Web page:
The first two official private lessons of the year saw the uncle and nephew team train inter-discipline connections and principles. Trite, pseudo-philosophical paradoxes to one side, sometimes you do need to go back to the beginning in order to move forward. My junior client was taught the behavioural connection between peek-a-boo slip/punching and the “Dracula” guard, and my senior client was taught the behavioural connections between the fence, angling off in general and various cover tactics.
My junior client began with slipping straight punches. He threw jabs and punches as he slipped from side to side. Then I brought in the “Dracula” guard for the first time with this client (see my most recent Kingham Hill lesson report). Here I showed taking advantage of an opening whilst defending and how the Peek-a-boo style and the Dracula guard share similar principles. Peek-a-boo works well in Western Boxing because despi
te being an aggressive counter-punch style it still works at relatively long range. It is still a short range to most outside boxing, but is not really in clinching range. The Dracula guard in Muay Thai is a singular tactic or even arguably a technique, but there is noticeable crossover with the principles of the peek-a-boo style of boxing. The Dracula guard gets the fighter even closer. Nak Muays are slipping more these days, but the combat sport generally favours close range fighting to trade its full arsenal of eight weapons. There is less in and out fighting as you will see in Western Boxing and even Mixed Martial Arts.
After training the jab/guard I introduced the rear round kick. The action with the arms to throw a Thai style round kick coordinates well with the Dracula guard, as the momentum to cover the face in one direction is then pulled and reversed when the kick comes through. This is not easy to do straight away as there is a bit of coordination. However, when they are put together I find it to be a very smooth way to throw this most basic of Muay Thai combinations. When then changed to jab/guard/cross/guard/lead leg round kick.
The senior lesson revised self-defence principles. We began with the standard fence, simply training to maintain space and to strike when the fence is breached. This was compared to the pawing jab in boxing, used to reference, find range and to obstruct an opponent. From here we looked at angling off at the pre-emptive stage. We then looked at angling off in general through boxing and grappling. Next we returned to the fence and looked at the angry fence. This is where the cover and the fence connect. Using a single or double hand shove the defender moves a potential attacker out of their space, where they might be able to use aggression to maintain distance without having to engage in a fight. However, the shove also sets up the attacker for a particularly effective pre-emptive strike if he decides to return to this space. Unless you specialise in using the angry fence I would advise it be used as a last resort when you have failed to put up or properly supervise a normal fence. This can be compared with a back-step jab and counter-fighting in general in combat sports.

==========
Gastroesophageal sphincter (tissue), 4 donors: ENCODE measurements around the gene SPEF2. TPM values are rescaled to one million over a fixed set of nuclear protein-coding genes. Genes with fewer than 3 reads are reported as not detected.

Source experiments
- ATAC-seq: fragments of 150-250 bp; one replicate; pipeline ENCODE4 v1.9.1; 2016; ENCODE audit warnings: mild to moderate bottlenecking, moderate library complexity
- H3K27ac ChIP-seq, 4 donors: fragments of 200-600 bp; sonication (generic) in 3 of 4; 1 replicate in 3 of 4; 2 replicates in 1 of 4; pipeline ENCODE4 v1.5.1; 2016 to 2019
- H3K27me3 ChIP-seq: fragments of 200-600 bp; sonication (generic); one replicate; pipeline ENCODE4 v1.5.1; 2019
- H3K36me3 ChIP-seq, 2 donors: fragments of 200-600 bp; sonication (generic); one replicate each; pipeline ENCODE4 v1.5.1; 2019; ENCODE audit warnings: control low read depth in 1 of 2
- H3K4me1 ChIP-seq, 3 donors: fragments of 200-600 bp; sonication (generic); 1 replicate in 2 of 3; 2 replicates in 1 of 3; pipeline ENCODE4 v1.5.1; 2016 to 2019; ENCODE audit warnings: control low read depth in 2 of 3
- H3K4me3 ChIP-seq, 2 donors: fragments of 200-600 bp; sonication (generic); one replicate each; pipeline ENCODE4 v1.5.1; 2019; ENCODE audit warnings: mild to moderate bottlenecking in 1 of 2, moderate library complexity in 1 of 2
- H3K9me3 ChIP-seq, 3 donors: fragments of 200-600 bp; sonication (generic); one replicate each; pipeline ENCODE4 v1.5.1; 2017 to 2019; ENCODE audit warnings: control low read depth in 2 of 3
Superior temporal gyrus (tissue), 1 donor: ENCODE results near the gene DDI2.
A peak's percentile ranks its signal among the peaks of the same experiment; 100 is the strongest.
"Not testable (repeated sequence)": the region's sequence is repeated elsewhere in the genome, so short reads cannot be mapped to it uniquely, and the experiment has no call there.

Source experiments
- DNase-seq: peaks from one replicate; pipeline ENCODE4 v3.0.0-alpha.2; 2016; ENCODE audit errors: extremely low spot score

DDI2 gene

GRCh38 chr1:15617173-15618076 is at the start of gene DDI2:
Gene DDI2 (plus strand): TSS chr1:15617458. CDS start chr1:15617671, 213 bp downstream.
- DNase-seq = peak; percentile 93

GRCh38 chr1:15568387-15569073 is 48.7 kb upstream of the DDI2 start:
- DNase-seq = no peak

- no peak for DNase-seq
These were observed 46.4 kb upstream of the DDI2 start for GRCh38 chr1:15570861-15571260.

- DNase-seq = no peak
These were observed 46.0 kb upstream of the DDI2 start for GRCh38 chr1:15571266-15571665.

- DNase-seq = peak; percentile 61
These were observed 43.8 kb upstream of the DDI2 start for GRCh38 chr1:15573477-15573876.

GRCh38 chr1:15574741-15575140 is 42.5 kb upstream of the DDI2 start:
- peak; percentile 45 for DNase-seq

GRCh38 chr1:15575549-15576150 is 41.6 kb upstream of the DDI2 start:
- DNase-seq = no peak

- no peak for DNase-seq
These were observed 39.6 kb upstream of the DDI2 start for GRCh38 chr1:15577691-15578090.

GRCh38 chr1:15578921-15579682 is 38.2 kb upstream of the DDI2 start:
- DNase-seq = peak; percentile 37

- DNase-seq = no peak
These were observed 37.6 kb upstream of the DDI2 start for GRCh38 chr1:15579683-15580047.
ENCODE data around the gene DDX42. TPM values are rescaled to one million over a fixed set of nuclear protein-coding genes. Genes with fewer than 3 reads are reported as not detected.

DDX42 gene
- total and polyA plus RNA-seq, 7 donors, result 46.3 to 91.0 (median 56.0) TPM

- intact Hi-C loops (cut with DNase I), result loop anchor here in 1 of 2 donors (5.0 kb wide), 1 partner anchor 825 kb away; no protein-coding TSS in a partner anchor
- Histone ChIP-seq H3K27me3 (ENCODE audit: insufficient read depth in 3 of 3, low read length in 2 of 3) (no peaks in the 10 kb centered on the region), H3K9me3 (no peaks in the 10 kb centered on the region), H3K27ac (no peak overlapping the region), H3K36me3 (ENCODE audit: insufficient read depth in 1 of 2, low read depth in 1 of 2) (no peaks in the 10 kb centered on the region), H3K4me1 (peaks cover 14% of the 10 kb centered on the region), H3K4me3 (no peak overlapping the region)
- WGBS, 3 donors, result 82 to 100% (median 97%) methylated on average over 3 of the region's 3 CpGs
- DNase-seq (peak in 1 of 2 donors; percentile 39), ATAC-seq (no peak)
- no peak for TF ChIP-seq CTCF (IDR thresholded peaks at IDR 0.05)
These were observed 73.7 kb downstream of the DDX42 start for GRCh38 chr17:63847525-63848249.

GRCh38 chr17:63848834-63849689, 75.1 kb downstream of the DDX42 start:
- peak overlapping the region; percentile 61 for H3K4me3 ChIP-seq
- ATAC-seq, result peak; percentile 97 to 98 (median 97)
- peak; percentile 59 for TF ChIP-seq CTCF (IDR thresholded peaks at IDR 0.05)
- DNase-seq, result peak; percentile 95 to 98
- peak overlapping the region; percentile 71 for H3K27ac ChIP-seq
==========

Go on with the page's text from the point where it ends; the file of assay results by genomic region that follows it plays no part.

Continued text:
We then looked at the cover variations for self-defence. From here we moved onto the Dracula Guard for Muay Thai and then crossed over into peek-a-boo for boxing before going back to the Dracula guard again. The same principles covered in the previous class were taught here – aggressively counter punch. We then brought in the kicks. This material will be covered again next lesson with further additions and details; expanding as well as going deeper.
Photography by Charlotte Von Bulow-Quirk Photography